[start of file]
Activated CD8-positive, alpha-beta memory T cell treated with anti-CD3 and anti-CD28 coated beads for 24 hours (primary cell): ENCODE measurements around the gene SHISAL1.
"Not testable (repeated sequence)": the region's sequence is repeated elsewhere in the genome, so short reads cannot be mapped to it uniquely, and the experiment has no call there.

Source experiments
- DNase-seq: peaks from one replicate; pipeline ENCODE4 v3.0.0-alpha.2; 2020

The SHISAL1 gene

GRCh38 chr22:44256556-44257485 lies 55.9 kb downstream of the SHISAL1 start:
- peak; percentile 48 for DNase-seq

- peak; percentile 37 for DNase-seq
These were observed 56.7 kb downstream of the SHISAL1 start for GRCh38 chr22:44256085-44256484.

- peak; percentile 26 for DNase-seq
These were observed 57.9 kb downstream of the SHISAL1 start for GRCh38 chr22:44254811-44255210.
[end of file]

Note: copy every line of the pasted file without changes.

Activated CD8-positive, alpha-beta memory T cell treated with anti-CD3 and anti-CD28 coated beads for 24 hours (primary cell): ENCODE measurements around the gene SHISAL1.
"Not testable (repeated sequence)": the region's sequence is repeated elsewhere in the genome, so short reads cannot be mapped to it uniquely, and the experiment has no call there.

Source experiments
- DNase-seq: peaks from one replicate; pipeline ENCODE4 v3.0.0-alpha.2; 2020

The SHISAL1 gene

GRCh38 chr22:44256556-44257485 lies 55.9 kb downstream of the SHISAL1 start:
- peak; percentile 48 for DNase-seq

- peak; percentile 37 for DNase-seq
These were observed 56.7 kb downstream of the SHISAL1 start for GRCh38 chr22:44256085-44256484.

- peak; percentile 26 for DNase-seq
These were observed 57.9 kb downstream of the SHISAL1 start for GRCh38 chr22:44254811-44255210.